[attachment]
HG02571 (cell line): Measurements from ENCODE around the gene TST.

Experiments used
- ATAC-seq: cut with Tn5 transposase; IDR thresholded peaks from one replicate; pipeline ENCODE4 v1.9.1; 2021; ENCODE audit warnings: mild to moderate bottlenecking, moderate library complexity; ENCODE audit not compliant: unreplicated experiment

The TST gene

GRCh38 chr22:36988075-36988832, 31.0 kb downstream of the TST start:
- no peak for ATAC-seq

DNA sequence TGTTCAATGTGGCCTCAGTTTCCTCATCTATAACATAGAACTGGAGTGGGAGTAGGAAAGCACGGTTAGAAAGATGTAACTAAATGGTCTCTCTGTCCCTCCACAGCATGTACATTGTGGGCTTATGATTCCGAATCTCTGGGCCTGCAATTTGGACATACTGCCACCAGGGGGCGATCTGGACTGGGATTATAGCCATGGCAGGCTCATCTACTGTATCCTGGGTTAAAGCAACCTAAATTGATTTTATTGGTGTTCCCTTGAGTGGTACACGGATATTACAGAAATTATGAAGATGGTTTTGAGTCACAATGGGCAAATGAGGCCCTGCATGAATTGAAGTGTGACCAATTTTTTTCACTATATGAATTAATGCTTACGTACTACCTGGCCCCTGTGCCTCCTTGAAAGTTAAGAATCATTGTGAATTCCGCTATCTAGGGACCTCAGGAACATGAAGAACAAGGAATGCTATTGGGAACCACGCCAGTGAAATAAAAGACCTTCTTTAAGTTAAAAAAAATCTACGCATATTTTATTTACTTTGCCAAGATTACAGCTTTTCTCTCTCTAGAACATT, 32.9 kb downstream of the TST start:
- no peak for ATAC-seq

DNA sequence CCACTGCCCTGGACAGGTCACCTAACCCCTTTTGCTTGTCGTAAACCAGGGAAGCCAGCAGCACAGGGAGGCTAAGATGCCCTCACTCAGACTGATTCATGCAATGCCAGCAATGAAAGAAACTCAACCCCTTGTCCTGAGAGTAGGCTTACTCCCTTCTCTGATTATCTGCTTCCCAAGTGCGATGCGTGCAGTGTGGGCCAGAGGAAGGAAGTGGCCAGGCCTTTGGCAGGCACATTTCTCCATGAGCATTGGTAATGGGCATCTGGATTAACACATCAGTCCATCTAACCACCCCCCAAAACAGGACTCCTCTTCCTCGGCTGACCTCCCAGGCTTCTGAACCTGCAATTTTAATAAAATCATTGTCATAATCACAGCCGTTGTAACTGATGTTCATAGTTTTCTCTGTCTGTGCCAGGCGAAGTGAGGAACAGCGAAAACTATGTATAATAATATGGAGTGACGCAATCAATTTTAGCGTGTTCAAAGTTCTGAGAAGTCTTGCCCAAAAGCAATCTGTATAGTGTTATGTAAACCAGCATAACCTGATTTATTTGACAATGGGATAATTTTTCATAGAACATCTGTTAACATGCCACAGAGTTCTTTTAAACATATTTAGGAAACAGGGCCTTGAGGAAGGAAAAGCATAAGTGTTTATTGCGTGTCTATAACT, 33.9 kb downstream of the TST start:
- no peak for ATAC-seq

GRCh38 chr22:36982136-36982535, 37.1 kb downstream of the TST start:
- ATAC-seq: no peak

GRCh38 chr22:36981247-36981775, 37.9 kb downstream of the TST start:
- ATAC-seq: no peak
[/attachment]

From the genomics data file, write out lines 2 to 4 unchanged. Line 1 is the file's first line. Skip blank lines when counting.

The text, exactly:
Experiments used
- ATAC-seq: cut with Tn5 transposase; IDR thresholded peaks from one replicate; pipeline ENCODE4 v1.9.1; 2021; ENCODE audit warnings: mild to moderate bottlenecking, moderate library complexity; ENCODE audit not compliant: unreplicated experiment

The TST gene